> - * Their primary use-case is to implement Vulkan fences and semaphores.
Maybe add a line about creation (and its signaled flag)?
Sure, I'll also make a comment about reset and signal.
> + *
> + * Host-side wait on syncobjs
> + * --------------------------
> + *
> + * The userspace syncobj API provides an ioctl for waiting on a set of
> + * syncobjs.
> + * The wait ioctl takes an array of syncobj handles and a flag indicating
> + * whether it should return immediately once one syncobj has been signaled
> + * or if it should wait for all the syncobjs to be signaled.
> + * Unlike the enqueued GPU work dependencies, the host-side wait ioctl
> + * will also optionally wait for the syncobj to first receive a fence and
> + * then wait on that fence.
> + * Assuming the syncobj starts off with a NULL fence, this allows a client
> + * to do a host wait in one thread (or process) which waits on GPU work
> + * submitted in another thread (or process) without having to manually
> + * synchronize between the two.
> + * This requirement is inherited from the Vulkan fence API.
Should we list the flags & ioctl names?
I don't know. Maybe Dave or Daniel can tell me how these things are usually done?
You could & reference the enum/defines of the IOCTL numbers in the first sentence or something like this.
> + *
> + *
> + * Import/export of syncobjs
> + * -------------------------
> + *
> + * The userspace syncobj API provides two mechanisms for import/export of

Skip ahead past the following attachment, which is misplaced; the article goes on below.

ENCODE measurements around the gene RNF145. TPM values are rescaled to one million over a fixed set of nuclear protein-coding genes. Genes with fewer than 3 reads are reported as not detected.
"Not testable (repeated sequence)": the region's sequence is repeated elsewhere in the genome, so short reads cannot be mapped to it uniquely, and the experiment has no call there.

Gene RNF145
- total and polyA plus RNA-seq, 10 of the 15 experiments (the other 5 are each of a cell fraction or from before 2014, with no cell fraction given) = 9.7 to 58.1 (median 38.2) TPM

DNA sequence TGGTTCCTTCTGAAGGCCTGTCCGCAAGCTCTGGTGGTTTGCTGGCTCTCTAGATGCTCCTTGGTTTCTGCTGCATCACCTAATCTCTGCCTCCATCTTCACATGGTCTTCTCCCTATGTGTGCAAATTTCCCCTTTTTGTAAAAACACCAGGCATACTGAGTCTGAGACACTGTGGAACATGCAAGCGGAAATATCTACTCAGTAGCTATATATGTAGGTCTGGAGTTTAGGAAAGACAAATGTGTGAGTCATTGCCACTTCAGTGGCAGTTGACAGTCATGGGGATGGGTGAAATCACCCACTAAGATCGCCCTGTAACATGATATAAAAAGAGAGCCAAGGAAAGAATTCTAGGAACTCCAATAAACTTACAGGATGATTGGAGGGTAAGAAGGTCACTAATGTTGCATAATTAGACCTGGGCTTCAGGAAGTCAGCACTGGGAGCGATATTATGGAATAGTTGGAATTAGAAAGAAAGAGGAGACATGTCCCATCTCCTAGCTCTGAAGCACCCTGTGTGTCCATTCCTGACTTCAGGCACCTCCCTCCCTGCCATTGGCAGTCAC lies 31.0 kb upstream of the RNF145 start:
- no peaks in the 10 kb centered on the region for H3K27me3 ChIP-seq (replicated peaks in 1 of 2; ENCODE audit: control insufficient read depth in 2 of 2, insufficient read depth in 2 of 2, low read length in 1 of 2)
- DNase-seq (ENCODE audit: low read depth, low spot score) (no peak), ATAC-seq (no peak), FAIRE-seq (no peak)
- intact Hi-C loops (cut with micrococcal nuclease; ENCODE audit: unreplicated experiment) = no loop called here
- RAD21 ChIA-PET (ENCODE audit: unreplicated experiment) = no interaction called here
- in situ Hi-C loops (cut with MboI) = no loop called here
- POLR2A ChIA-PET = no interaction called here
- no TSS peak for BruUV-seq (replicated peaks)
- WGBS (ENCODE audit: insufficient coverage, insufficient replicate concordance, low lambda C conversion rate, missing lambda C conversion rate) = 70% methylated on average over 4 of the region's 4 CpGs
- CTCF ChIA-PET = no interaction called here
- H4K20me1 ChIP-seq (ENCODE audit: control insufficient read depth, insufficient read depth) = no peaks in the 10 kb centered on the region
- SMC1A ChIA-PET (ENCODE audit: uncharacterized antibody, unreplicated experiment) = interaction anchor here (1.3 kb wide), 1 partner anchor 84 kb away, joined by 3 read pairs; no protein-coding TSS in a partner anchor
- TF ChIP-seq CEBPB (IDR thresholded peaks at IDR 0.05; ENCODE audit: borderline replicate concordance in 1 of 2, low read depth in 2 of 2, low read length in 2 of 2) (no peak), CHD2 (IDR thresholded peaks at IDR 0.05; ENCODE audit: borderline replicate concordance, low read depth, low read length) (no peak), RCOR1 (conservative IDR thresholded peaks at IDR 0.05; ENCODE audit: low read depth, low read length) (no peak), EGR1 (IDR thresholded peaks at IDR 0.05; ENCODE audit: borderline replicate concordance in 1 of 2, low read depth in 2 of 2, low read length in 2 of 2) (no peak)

> + * syncobjs.
> + *
> + * The first lets the client import or export an entire syncobj to a file
> + * descriptor.
> + * These fd's are opaque and have no other use case, except passing the
> + * syncobj between processes.
> + * All syncobj handles which are created as the result of such an import
> + * operation refer to the same underlying syncobj as was used for the
> + * export and the syncobj can be used persistently across all the processes
> + * with which it is shared.
> + * Unlike dma-buf, importing a syncobj creates a new handle for every
> + * import instead of de-duplicating.
> + * The primary use-case of this persistent import/export is for shared
> + * Vulkan fences and semaphores.
> + *
> + * The second import/export mechanism lets the client export the syncobj's
> + * current fence to/from a &sync_file.
> + * When a syncobj is exported to a sync file, that sync file wraps the
> + * sycnobj's fence at the time of export and any later signal or reset
> + * operations on the syncobj will not affect the exported sync file.
> + * When a sync file is imported into a syncobj, the syncobj's fence is set
> + * to the fence wrapped by that sync file.
> + * Because sync files are immutable, resetting or signaling the syncobj
> + * will not affect any sync files whose fences have been imported into the
> + * syncobj.
This 3 lines below seem to be redundant now?
Which three lines are you referring to? The thing about krefs? I agree that it feels a bit odd with the rest of the documentation because it's a very internal detail and the rest of what I've written is an overview. Maybe the bit about krefs should go in the top section and the bit about the file should stay here?
Maybe rephrase with something like :
"Sharing a syncobj increases its refcount. The syncobj is destroyed when
a client release the last reference."
I don't think we need to describe how reference counting works.
Agreed, we should just mention that things are referenced instead of copied. How this referencing works is out of scope here.
> * syncobj have a kref reference count, but also have an optional file.
> * The file is only created once the syncobj is exported.
To much detail.